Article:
In Memory

Bill Hall

Bill Hall

William Walker Hall

October 16, 1950 - June 8, 1969

Bill was killed in an auto accident (caused by tire blow-out) near Amarillo, Texas, on June 8, 1969 while on his way to a Christian youth retreat in New Mexico. After graduating from Siloam Springs High School in 1968, Bill attended a Christian college in Joplin, Missouri and then transferred to the University of Arkansas at Fayetteville. His brother, Jim Hall,  has pastored the Christian Church at Fletcher, Oklahoma for 32 years. Bill & Jim's father, Toy Hall, (who passed away in 1980) was a pharmacist in Siloam Springs. Their mother was a teacher in Siloam Springs.

 

 



 
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08/13/11 01:33 PM #1    

Charles (Chas) Foreman

One Fall evening, perhaps in 1967, about five of us got in my '62 Ford Falcon and headed for Dawn Hill.  For the next half and hour or so we carefully timed and accomplished our mission to place a "Spook Light" on the hillside by the cemetary above the City Lake dam.  For a number of hours that light burned in the darkness, a tribute to our escapade.  Later you told me you went and got the flashlight we used.  I always smile when I remember that night.  And I always smile when I remember my friend.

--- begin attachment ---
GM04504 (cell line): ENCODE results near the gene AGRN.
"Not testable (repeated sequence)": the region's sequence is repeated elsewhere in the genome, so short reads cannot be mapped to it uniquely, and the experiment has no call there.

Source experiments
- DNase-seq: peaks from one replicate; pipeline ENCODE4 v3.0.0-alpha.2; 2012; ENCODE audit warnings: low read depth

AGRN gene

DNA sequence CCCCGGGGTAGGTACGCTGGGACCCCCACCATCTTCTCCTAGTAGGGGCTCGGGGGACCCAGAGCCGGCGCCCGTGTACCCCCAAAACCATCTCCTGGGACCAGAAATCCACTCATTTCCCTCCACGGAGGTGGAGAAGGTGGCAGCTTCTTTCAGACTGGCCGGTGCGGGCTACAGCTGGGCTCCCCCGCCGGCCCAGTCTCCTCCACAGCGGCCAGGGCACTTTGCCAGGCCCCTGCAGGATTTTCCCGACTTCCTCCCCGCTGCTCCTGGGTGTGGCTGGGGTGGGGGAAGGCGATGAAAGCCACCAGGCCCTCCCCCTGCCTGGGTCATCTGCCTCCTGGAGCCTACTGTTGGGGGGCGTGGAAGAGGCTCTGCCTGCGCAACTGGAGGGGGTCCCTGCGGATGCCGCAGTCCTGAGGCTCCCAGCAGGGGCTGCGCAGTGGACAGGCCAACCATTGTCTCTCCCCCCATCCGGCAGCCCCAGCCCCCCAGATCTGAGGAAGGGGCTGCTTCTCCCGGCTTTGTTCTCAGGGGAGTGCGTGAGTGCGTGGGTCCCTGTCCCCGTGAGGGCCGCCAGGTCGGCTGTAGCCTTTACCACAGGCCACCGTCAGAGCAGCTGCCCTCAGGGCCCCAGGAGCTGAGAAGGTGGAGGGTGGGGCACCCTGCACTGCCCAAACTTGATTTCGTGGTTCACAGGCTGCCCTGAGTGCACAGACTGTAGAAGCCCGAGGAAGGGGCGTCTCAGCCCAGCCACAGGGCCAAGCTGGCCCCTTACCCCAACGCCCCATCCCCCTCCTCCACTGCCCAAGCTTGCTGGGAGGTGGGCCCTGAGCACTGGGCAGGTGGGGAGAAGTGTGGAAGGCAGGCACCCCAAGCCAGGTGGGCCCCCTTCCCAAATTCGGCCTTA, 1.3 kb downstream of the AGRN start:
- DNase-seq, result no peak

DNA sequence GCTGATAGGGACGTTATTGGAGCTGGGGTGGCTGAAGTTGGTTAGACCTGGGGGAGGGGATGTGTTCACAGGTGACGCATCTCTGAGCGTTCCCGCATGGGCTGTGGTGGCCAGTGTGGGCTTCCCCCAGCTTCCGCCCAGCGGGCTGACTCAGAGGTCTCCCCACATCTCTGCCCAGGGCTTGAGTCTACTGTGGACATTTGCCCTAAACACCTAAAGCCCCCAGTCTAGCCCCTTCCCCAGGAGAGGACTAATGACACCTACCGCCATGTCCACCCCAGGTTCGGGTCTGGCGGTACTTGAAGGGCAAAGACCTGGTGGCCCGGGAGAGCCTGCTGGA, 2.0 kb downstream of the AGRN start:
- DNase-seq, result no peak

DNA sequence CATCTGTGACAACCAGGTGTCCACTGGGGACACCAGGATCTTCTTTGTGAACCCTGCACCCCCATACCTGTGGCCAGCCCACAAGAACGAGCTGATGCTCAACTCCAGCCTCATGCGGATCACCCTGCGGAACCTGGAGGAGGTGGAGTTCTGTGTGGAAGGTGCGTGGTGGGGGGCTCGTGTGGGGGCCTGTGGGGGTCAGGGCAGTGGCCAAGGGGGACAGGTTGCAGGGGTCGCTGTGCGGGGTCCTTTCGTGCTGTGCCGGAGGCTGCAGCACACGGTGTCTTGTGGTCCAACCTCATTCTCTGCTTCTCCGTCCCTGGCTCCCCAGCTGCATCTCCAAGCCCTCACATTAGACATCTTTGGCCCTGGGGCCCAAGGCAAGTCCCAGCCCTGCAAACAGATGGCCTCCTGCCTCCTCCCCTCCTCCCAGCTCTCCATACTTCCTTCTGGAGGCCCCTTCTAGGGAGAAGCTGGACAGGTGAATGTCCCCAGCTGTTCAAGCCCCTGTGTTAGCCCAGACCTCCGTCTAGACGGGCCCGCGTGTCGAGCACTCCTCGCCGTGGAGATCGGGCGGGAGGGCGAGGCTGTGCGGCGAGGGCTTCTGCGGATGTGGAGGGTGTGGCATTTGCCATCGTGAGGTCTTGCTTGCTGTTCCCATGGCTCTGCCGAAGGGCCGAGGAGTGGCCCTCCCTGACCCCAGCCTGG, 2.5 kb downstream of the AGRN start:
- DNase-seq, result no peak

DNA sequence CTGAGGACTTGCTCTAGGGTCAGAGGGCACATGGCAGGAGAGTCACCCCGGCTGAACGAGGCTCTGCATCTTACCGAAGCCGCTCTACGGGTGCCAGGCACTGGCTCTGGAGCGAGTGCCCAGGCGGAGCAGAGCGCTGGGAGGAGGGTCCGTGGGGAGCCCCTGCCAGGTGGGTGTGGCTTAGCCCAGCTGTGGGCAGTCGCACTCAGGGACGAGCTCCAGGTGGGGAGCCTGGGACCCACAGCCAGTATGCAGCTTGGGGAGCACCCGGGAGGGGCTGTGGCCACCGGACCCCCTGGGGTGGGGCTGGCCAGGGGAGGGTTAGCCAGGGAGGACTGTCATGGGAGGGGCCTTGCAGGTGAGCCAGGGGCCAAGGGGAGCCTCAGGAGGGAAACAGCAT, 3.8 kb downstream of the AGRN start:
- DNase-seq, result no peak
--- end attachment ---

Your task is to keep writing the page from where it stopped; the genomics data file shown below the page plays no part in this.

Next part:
Life took you too soon but you will always live in my memory as my friend.


10/12/14 01:04 PM #2    

Charles (Chas) Foreman

If anyone ever reads these, first let me explain, to me, our friends live in our memories.  Bill was my friend and we ran around together a lot; to my earlier tale, let me add this...

Sometime again, probably in early 1968, about six of us went out on a weekend to the local Mexican Restaurant.  I remember this because I was in that building just a month or so ago, it is Italian now.   It was you, me, I remember Leroy Bilby, Jim Farley and possibly my friend from Gentry, Rick Parker.  We all dressed in turtlenecks and sports jackets, to be stylish and enjoyed the evening telling stories and making plans.  At one point someone suggested a game from one of Ian Fleming's novels where you put a napkin over the moistened rim of a glass with a coin in the middle and burn holes in the napkin one at a tme with cigarettes trying not to drop the coin.  I believe Mrs. Rush, the owner, looked in in bemused silence.  I miss those days but thinking about them takes me briefly away from my life and problems today and makes me feel young.  Thank you Bill.


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